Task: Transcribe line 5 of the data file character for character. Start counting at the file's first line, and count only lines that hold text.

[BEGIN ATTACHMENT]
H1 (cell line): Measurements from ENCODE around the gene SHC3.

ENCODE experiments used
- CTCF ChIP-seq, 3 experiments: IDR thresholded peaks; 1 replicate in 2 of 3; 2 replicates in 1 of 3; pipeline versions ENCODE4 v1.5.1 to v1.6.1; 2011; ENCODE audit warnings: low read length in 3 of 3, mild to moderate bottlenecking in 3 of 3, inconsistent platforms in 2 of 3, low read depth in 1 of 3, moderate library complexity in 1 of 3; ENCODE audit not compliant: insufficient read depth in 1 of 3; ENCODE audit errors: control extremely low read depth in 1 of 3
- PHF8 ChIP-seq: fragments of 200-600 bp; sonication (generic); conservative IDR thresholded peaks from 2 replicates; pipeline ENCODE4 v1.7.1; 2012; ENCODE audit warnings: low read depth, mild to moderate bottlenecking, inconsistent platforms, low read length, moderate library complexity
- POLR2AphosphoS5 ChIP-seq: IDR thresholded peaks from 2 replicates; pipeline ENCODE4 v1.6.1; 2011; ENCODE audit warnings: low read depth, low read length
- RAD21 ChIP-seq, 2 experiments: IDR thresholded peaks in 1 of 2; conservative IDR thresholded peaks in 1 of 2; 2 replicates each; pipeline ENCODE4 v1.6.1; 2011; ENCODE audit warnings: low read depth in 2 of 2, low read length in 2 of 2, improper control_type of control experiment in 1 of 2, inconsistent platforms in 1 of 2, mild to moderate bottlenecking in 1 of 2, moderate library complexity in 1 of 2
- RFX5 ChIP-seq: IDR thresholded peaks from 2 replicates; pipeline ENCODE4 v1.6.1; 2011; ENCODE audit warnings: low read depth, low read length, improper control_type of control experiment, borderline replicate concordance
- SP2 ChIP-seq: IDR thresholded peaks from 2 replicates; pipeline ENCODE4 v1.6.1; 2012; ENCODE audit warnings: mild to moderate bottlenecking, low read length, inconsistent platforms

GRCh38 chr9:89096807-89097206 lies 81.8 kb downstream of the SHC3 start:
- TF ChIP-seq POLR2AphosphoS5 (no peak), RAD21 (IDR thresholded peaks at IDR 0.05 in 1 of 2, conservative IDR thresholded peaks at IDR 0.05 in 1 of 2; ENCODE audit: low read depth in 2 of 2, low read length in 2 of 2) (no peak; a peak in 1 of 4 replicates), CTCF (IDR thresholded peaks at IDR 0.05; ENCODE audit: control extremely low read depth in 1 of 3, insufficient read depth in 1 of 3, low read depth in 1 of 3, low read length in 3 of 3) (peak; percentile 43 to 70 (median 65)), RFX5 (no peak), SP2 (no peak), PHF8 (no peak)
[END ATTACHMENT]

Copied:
- POLR2AphosphoS5 ChIP-seq: IDR thresholded peaks from 2 replicates; pipeline ENCODE4 v1.6.1; 2011; ENCODE audit warnings: low read depth, low read length